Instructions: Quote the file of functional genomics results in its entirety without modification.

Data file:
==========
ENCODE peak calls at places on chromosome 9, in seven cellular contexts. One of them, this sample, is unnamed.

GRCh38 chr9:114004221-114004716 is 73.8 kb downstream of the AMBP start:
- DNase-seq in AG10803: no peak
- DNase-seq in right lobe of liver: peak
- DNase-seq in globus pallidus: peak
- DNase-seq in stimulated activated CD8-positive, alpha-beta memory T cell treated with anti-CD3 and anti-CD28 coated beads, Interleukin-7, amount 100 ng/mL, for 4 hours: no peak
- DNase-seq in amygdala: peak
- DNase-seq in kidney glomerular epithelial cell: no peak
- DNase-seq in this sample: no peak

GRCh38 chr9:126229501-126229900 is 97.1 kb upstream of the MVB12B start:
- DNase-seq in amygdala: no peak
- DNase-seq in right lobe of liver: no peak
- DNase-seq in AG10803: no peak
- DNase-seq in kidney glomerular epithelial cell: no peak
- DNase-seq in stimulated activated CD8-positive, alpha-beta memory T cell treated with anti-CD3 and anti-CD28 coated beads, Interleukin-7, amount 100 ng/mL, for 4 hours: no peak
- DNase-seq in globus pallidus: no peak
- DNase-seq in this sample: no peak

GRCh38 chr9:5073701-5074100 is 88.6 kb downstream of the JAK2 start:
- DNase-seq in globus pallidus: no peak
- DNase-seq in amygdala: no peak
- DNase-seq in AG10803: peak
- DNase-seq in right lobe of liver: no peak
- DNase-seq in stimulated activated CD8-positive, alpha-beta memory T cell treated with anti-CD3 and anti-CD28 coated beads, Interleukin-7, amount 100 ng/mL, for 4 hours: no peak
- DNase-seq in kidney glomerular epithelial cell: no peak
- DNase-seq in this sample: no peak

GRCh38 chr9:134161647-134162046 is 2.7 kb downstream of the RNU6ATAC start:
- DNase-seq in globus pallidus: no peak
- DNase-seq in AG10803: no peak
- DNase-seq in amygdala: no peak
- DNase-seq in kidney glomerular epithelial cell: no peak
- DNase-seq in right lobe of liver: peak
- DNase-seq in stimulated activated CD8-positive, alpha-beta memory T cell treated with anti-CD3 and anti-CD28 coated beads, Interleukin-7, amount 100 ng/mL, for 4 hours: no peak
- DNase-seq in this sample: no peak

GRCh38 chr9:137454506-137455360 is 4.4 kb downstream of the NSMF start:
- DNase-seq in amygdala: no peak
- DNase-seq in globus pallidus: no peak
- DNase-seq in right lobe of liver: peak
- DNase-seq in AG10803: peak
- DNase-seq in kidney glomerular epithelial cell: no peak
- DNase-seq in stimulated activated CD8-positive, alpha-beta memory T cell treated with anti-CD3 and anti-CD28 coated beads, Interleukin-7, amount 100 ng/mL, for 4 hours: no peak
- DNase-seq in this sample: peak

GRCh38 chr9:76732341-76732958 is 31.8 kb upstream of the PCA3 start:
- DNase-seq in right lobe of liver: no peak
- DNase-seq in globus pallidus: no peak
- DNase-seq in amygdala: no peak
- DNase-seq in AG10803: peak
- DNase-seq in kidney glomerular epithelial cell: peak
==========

ENCODE peak calls at places on chromosome 9, in seven cellular contexts. One of them, this sample, is unnamed.

GRCh38 chr9:114004221-114004716 is 73.8 kb downstream of the AMBP start:
- DNase-seq in AG10803: no peak
- DNase-seq in right lobe of liver: peak
- DNase-seq in globus pallidus: peak
- DNase-seq in stimulated activated CD8-positive, alpha-beta memory T cell treated with anti-CD3 and anti-CD28 coated beads, Interleukin-7, amount 100 ng/mL, for 4 hours: no peak
- DNase-seq in amygdala: peak
- DNase-seq in kidney glomerular epithelial cell: no peak
- DNase-seq in this sample: no peak

GRCh38 chr9:126229501-126229900 is 97.1 kb upstream of the MVB12B start:
- DNase-seq in amygdala: no peak
- DNase-seq in right lobe of liver: no peak
- DNase-seq in AG10803: no peak
- DNase-seq in kidney glomerular epithelial cell: no peak
- DNase-seq in stimulated activated CD8-positive, alpha-beta memory T cell treated with anti-CD3 and anti-CD28 coated beads, Interleukin-7, amount 100 ng/mL, for 4 hours: no peak
- DNase-seq in globus pallidus: no peak
- DNase-seq in this sample: no peak

GRCh38 chr9:5073701-5074100 is 88.6 kb downstream of the JAK2 start:
- DNase-seq in globus pallidus: no peak
- DNase-seq in amygdala: no peak
- DNase-seq in AG10803: peak
- DNase-seq in right lobe of liver: no peak
- DNase-seq in stimulated activated CD8-positive, alpha-beta memory T cell treated with anti-CD3 and anti-CD28 coated beads, Interleukin-7, amount 100 ng/mL, for 4 hours: no peak
- DNase-seq in kidney glomerular epithelial cell: no peak
- DNase-seq in this sample: no peak

GRCh38 chr9:134161647-134162046 is 2.7 kb downstream of the RNU6ATAC start:
- DNase-seq in globus pallidus: no peak
- DNase-seq in AG10803: no peak
- DNase-seq in amygdala: no peak
- DNase-seq in kidney glomerular epithelial cell: no peak
- DNase-seq in right lobe of liver: peak
- DNase-seq in stimulated activated CD8-positive, alpha-beta memory T cell treated with anti-CD3 and anti-CD28 coated beads, Interleukin-7, amount 100 ng/mL, for 4 hours: no peak
- DNase-seq in this sample: no peak

GRCh38 chr9:137454506-137455360 is 4.4 kb downstream of the NSMF start:
- DNase-seq in amygdala: no peak
- DNase-seq in globus pallidus: no peak
- DNase-seq in right lobe of liver: peak
- DNase-seq in AG10803: peak
- DNase-seq in kidney glomerular epithelial cell: no peak
- DNase-seq in stimulated activated CD8-positive, alpha-beta memory T cell treated with anti-CD3 and anti-CD28 coated beads, Interleukin-7, amount 100 ng/mL, for 4 hours: no peak
- DNase-seq in this sample: peak

GRCh38 chr9:76732341-76732958 is 31.8 kb upstream of the PCA3 start:
- DNase-seq in right lobe of liver: no peak
- DNase-seq in globus pallidus: no peak
- DNase-seq in amygdala: no peak
- DNase-seq in AG10803: peak
- DNase-seq in kidney glomerular epithelial cell: peak